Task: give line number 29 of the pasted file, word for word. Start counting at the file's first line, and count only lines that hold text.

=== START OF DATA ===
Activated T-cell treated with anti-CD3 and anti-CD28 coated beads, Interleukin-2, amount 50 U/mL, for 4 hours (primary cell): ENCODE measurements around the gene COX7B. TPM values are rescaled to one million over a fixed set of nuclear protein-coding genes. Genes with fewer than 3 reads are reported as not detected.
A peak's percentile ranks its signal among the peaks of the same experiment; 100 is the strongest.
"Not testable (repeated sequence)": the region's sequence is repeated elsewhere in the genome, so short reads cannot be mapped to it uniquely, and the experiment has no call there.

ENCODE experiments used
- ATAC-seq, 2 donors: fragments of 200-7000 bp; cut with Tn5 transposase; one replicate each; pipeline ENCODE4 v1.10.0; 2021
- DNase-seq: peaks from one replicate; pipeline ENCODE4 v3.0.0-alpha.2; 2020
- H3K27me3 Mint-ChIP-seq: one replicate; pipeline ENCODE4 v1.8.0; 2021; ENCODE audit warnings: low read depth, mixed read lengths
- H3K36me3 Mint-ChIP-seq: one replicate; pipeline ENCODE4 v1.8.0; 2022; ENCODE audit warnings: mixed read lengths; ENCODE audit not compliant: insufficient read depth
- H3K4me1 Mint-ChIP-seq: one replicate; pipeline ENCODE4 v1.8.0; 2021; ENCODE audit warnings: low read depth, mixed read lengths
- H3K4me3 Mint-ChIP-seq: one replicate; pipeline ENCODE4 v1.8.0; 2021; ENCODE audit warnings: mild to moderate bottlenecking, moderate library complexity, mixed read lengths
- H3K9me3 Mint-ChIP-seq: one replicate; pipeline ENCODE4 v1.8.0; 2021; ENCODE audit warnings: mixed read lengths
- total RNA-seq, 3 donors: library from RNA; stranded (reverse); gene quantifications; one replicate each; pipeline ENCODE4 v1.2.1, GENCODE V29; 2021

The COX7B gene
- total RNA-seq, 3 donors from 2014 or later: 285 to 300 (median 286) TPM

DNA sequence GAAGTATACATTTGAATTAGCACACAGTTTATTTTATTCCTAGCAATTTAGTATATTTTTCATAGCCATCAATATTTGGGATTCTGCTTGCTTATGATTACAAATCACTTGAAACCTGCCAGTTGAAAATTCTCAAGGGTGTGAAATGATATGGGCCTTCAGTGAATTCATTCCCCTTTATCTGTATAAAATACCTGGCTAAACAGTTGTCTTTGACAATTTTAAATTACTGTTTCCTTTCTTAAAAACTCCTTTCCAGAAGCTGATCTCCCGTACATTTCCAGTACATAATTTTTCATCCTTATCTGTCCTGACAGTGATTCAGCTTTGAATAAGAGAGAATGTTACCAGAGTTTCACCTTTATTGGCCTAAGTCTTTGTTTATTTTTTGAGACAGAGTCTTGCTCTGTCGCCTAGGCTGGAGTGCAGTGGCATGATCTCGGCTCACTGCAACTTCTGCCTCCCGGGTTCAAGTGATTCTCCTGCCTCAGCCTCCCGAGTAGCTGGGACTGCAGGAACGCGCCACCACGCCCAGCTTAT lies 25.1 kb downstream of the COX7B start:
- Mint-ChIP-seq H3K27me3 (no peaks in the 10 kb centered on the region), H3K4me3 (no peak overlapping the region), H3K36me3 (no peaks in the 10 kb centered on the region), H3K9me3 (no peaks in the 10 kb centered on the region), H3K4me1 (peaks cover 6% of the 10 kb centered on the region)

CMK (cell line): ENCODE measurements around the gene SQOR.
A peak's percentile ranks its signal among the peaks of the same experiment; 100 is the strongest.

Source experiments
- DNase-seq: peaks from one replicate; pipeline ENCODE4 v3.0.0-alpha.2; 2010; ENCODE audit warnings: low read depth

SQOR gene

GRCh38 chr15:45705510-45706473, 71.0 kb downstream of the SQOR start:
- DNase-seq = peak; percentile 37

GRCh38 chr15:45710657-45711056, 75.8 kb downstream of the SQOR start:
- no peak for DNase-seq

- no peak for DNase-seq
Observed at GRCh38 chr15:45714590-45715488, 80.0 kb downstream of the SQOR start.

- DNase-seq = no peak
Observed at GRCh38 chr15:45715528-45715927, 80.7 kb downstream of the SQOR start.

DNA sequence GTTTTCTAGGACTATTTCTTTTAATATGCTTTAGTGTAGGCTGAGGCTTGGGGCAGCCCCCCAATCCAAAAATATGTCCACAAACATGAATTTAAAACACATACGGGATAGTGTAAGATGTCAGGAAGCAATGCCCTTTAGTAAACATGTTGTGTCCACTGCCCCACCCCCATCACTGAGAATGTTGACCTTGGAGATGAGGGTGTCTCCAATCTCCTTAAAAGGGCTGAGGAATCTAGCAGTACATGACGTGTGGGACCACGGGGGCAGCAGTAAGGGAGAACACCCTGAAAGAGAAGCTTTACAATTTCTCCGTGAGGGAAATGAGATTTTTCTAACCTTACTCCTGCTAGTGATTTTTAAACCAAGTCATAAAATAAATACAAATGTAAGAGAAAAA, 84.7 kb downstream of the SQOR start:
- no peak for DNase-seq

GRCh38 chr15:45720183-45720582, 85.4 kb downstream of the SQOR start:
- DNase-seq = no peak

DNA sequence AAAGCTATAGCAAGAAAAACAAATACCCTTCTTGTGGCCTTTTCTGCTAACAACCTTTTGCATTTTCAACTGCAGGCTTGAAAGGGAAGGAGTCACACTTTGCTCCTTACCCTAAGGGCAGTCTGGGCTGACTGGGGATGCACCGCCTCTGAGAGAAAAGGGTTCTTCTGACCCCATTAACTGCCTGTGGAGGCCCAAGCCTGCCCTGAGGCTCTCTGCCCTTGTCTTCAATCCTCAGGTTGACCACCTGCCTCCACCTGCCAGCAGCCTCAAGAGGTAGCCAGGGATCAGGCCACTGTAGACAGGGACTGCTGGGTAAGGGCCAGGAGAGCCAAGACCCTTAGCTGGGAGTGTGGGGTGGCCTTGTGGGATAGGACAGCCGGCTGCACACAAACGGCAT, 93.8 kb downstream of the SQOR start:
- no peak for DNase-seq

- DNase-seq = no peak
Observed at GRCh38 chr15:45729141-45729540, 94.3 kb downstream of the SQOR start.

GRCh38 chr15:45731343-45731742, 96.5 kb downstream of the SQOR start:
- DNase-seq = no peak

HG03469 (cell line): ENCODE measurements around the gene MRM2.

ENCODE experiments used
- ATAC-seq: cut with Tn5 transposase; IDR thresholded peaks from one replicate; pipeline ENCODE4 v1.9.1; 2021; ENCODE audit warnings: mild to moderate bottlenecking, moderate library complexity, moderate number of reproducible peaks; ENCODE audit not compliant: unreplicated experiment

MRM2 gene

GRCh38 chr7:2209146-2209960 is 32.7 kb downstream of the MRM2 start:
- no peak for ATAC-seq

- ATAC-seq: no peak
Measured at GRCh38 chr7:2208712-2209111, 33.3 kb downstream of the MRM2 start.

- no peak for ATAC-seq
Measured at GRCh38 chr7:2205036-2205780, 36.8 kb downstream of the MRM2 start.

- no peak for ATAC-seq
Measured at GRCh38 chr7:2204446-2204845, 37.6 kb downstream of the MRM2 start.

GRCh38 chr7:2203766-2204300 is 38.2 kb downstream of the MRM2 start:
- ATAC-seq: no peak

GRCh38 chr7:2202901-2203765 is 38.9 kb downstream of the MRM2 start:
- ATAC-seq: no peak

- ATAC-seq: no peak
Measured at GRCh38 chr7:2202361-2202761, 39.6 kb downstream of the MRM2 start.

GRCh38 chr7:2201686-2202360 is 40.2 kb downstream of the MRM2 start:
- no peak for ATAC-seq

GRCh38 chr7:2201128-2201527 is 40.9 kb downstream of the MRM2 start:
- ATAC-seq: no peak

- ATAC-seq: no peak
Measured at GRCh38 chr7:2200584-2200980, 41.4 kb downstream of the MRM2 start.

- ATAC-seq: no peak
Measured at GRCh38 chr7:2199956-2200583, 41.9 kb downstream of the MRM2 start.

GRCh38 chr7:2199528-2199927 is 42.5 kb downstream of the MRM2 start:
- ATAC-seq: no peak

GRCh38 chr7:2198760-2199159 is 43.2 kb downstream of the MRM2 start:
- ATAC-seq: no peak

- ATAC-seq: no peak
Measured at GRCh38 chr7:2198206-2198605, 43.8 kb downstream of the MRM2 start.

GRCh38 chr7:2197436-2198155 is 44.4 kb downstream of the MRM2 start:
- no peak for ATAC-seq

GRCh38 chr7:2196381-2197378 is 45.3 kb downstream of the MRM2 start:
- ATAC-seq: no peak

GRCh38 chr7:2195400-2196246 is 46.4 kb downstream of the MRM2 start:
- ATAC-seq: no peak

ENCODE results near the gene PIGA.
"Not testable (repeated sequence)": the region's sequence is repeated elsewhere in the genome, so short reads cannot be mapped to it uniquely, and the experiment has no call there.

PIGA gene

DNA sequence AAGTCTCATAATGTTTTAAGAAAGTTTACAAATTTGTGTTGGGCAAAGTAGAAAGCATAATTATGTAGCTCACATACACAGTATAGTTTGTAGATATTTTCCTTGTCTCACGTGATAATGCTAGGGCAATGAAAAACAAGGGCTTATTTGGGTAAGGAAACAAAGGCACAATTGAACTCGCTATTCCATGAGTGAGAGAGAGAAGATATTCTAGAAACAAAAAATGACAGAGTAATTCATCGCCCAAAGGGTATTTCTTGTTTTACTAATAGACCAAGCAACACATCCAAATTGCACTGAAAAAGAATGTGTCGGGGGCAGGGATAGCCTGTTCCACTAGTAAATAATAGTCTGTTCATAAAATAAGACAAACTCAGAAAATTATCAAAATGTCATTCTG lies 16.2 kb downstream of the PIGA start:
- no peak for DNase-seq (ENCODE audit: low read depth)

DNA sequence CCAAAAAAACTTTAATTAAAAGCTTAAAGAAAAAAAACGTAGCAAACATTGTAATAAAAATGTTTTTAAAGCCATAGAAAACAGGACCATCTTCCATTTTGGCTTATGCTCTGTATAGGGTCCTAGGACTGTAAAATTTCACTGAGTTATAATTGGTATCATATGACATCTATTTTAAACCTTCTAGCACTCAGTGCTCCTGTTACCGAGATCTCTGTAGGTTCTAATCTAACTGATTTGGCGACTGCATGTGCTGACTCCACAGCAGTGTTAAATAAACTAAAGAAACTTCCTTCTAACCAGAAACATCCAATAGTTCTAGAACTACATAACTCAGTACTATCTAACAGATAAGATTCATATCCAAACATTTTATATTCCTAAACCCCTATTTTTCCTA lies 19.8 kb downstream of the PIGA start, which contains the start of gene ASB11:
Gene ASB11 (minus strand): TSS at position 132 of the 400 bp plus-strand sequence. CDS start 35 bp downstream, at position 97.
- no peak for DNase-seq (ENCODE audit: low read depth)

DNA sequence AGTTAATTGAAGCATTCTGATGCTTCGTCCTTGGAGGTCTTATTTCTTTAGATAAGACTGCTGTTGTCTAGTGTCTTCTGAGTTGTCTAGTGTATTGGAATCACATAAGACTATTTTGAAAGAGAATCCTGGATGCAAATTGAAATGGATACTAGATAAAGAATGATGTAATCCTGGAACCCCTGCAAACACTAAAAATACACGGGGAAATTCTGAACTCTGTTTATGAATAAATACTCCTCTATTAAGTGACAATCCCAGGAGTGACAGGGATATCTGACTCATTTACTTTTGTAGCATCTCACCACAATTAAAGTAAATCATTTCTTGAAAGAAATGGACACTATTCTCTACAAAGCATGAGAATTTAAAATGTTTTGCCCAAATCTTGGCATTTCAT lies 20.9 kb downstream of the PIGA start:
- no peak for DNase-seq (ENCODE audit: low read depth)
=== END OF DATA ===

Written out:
Observed at GRCh38 chr15:45715528-45715927, 80.7 kb downstream of the SQOR start.